In Europe, a chorus of outrage over execution of Troy Davis
PARIS — Even in a region long disdainful of U.S. attitudes toward the death penalty, public officials, editorial writers and activists across Western Europe reacted with fury Thursday to news that Troy Davis was executed in Georgia on Wednesday night.
Despite the divisive sovereign debt crisis, the sagging economy, and conflict in the Middle East, the media in Britain, France, and elsewhere devoted continuous coverage to the Davis case this week, emphasizing that Davis — a black man — had been convicted of killing a white police officer in a Southern state. Many commentators denounced U.S. justice as brutal and flawed.
More than anything, however, the outcry underlined the profound divergence in opinion concerning capital punishment in the United States and Western Europe, where the death penalty is no longer a topic of debate.
“The United States are a very democratic country, but these are barbaric practices,” said Laurent Fabius, a prominent Socialist lawmaker and former French prime minister, speaking on Europe 1 radio.
Robert Badinter, who as justice minister oversaw the abolition of the death penalty in France in 1981, called Davis’ execution a “defeat for humanity.”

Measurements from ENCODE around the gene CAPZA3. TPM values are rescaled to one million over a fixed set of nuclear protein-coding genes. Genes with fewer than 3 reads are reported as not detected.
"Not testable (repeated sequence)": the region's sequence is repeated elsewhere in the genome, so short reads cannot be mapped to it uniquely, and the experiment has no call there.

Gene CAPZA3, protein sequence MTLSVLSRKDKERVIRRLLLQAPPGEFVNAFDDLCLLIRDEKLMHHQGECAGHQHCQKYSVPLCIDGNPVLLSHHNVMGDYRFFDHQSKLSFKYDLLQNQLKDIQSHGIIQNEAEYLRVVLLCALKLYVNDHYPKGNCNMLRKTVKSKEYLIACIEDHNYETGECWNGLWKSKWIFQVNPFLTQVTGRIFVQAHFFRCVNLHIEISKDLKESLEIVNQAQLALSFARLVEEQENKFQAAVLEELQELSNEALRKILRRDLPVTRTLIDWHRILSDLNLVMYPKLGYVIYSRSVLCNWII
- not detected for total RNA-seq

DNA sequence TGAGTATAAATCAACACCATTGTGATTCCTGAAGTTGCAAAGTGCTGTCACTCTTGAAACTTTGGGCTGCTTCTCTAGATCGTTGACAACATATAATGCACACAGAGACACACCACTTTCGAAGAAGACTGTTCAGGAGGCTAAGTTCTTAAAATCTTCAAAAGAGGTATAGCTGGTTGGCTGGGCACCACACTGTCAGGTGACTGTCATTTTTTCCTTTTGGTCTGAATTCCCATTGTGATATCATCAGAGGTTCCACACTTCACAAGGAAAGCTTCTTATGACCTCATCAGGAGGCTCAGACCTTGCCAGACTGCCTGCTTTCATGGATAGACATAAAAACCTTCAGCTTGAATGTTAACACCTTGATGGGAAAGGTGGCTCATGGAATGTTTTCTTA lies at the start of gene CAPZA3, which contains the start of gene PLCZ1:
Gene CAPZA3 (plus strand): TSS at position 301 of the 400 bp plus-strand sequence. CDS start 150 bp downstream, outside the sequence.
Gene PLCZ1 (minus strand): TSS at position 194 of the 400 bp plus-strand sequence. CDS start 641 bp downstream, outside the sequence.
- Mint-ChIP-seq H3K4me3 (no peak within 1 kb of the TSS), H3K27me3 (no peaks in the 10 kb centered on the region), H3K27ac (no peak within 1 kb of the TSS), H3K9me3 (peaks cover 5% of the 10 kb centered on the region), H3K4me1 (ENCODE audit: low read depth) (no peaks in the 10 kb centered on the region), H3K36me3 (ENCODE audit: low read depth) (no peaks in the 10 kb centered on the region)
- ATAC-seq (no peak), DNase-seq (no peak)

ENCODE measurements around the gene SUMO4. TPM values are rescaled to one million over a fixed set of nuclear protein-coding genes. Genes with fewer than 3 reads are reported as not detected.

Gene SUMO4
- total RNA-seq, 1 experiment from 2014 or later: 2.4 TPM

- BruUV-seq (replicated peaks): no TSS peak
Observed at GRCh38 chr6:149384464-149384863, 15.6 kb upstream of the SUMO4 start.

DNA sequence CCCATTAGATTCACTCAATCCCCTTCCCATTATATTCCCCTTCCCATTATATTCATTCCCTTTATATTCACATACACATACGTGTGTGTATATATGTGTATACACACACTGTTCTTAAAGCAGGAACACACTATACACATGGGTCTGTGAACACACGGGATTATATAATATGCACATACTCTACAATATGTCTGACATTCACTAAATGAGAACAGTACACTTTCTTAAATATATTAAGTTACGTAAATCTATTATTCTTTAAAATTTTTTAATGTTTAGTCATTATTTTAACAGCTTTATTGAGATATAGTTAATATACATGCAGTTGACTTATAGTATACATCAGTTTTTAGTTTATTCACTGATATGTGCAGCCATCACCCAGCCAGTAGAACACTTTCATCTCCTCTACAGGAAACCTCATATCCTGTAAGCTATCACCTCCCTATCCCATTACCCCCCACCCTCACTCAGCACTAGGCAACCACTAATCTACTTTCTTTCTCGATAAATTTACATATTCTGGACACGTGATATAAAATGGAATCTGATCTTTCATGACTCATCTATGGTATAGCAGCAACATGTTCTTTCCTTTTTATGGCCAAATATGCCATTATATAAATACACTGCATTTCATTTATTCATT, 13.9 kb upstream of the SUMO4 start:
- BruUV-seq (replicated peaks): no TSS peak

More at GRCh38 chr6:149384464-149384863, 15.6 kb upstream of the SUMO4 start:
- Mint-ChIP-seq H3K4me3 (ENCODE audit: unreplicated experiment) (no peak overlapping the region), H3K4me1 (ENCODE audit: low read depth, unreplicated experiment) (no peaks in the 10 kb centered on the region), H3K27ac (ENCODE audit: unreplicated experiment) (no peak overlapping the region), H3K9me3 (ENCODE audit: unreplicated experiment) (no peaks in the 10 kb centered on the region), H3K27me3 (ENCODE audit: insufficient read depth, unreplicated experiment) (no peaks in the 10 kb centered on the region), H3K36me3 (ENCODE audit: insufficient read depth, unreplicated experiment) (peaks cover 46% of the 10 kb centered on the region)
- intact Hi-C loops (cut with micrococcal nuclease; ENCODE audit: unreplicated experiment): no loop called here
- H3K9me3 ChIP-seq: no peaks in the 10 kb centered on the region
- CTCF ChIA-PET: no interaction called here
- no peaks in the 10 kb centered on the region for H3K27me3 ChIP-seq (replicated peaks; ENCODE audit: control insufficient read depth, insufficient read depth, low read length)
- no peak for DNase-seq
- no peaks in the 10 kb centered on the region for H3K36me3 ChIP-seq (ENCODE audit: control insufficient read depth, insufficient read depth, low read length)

“This affair will remain as a stain on the justice system of the United States,” Badinter said.
Convicted of the 1989 killing of a Savannah, Ga., police officer, Davis, 42, maintained his innocence until the end. He was put to death by lethal injection after the Supreme Court declined to act on a petition from his lawyers to stay the execution.
Although other U.S. death penalty cases have attracted world attention in recent decades, Davis’ case provoked particular interest, said Richard Dieter, executive director of the Death Penalty Information Center, a nonprofit group in Washington. In part, he said, the outrage reflected Amnesty International’s decision to publicize the case several years ago.
Hundreds of protesters had gathered outside the U.S. embassies in London and Paris on Wednesday to call for a stay of execution. The European Union had repeatedly urged the same, given what Catherine Ashton, the bloc’s foreign policy chief, called the “serious and compelling doubts” about Davis’ guilt.
“The EU opposes the use of capital punishment in all cases and under all circumstances, and calls for a global moratorium as a first step towards its universal abolition,” Ashton said in a statement.
In Germany, Claudia Roth, a leader of the Green Party, said Davis’ death was “a cynical and inhumane spectacle that occasions mourning and horror.” Tom Chivers, an editor at The Daily Telegraph in Britain, called capital punishment a “barbaric hangover from an Old Testament morality.” Even Americans who support it, he wrote, must “want it to be credible — a terrible judgment passed down upon the guilty, not a savage lottery of murder.”